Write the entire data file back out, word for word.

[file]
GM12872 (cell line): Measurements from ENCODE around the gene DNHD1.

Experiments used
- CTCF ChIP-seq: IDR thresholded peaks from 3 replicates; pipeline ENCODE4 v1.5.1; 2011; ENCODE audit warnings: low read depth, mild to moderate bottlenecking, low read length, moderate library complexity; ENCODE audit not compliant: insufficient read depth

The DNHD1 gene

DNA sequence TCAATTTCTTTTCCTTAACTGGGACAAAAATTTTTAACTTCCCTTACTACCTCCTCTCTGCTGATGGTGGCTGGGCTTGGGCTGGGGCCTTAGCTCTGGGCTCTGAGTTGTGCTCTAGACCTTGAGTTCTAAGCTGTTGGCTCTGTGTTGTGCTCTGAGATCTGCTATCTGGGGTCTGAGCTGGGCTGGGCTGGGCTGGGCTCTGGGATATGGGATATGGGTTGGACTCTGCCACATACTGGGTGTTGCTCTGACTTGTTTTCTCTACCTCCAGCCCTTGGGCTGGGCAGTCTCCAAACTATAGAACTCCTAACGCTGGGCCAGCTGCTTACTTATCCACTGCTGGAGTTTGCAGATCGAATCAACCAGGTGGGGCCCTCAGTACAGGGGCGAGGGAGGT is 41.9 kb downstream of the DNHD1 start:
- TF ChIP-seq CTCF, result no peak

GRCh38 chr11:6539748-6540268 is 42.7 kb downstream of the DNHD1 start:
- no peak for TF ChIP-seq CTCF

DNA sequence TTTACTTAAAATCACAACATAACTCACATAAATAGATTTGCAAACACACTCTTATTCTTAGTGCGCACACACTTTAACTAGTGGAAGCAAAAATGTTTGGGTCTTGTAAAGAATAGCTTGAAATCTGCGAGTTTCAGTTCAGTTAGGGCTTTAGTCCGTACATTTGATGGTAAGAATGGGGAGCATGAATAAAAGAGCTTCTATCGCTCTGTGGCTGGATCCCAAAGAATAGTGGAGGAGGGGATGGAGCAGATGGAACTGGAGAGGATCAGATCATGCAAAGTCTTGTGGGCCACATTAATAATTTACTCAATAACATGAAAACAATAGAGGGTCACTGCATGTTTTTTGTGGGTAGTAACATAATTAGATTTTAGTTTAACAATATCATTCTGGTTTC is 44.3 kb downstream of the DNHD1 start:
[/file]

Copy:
GM12872 (cell line): Measurements from ENCODE around the gene DNHD1.

Experiments used
- CTCF ChIP-seq: IDR thresholded peaks from 3 replicates; pipeline ENCODE4 v1.5.1; 2011; ENCODE audit warnings: low read depth, mild to moderate bottlenecking, low read length, moderate library complexity; ENCODE audit not compliant: insufficient read depth

The DNHD1 gene

DNA sequence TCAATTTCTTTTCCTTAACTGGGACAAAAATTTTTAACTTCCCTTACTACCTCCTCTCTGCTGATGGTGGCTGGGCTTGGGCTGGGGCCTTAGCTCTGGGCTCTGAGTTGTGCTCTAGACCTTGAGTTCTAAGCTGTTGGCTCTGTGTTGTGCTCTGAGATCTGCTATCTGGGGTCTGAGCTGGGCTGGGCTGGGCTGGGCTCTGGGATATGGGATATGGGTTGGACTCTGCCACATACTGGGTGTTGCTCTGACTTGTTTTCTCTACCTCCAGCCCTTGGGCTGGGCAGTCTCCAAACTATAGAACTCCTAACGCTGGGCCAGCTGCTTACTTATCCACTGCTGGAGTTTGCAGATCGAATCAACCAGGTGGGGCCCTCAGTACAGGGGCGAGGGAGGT is 41.9 kb downstream of the DNHD1 start:
- TF ChIP-seq CTCF, result no peak

GRCh38 chr11:6539748-6540268 is 42.7 kb downstream of the DNHD1 start:
- no peak for TF ChIP-seq CTCF

DNA sequence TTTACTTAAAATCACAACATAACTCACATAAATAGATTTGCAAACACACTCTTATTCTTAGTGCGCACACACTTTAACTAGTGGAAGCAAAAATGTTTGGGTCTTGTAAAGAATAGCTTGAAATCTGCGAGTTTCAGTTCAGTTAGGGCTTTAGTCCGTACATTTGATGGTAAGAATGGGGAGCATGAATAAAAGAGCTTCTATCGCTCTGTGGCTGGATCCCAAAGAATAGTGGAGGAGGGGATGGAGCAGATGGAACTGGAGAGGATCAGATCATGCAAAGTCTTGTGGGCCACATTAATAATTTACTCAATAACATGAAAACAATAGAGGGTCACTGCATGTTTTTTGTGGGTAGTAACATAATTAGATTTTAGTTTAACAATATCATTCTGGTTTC is 44.3 kb downstream of the DNHD1 start: